CUYAHOGA FALLS — The FDA is cracking down again on what it is calling an "epidemic" among teens. With a new proposal, vaping could lose its flavor appeal as the FDA announced Wednesday possibly pulling flavored e-liquids from shelves.
The proposal not only restricts the sale of most flavored e-cigarettes to stores that check customers' ages as they walk through the door, but it also speeds up the deadline to review flavored nicotine products and allows the feds to pull e-cigarettes from shelves altogether.
Mint, menthol and tobacco flavors would stay on shelves.
Vape shop owner Jason Nobles owns Groove-E-Juice in Kent and just opened a Cuyahoga Falls location early March. He said fruity juices make up about 90 percent of his e-liquids and the flavors draw in all ages.
"I use Ben and Jerry's as an inspiration," Nobles said. "Tobacco flavors suck.”
He quit smoking traditional cigarettes eight years ago, swapping the not-so-pleasant taste to something he calls crave-worthy. Flavors range from the "Berry White" to "Crunch Munchy," which is a take on a favorite childhood cereal.
He said the strawberry waffle flavor is what kicked his smoking habit to the curb.
Groove-E-Juice makes its vape juice, even allowing customers to customize nicotine levels.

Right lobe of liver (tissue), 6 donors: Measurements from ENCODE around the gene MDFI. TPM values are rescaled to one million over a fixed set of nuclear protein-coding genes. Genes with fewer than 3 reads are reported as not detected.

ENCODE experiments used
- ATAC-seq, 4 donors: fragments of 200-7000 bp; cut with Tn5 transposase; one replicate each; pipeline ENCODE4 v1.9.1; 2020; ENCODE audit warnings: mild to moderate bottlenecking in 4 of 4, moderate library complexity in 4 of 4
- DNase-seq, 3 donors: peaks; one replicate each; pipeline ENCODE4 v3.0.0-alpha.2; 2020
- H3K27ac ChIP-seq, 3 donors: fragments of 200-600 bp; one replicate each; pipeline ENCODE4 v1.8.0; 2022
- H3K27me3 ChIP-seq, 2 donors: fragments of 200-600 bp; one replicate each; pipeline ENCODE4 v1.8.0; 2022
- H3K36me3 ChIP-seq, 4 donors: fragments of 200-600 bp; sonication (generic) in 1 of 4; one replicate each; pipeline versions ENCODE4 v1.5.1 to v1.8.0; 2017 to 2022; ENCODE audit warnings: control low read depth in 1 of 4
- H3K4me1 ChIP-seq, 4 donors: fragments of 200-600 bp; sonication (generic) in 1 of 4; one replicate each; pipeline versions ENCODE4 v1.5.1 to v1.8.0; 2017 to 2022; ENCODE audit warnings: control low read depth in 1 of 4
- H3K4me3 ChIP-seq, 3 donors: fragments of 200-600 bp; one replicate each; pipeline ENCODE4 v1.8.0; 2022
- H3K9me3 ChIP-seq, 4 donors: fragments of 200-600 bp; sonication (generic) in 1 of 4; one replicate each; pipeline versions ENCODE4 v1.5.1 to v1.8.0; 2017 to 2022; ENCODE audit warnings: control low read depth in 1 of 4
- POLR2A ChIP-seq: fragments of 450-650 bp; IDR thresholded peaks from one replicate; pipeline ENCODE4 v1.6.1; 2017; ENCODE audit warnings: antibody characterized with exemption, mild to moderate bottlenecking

Nobles said the wacky concoctions is what brings customers in and fears his business will take a hit if pulled.
With how-to videos on YouTube and the ability to buy juice from overseas shops, Nobles said it wouldn't reduce the vaping rate among teens.
"You can ban stuff all you want, that just makes a child to want something more. They will find a solution; they will find a way," Nobles said.
Nobles’ Cuyahoga Falls shop sells to adults 18 and older. His Kent shop changed last summer to 21 and up.
Over the last six months, Nobles business has lost $10,000 a month in revenue, which is another reason he wants fruity juices to stay in-house.
Cuyahoga Falls City Council meets March 18 where an agenda item is raising the age of purchasing vape juice in the city to 21.
The FDA proposal is open for public comment for the next 30 days.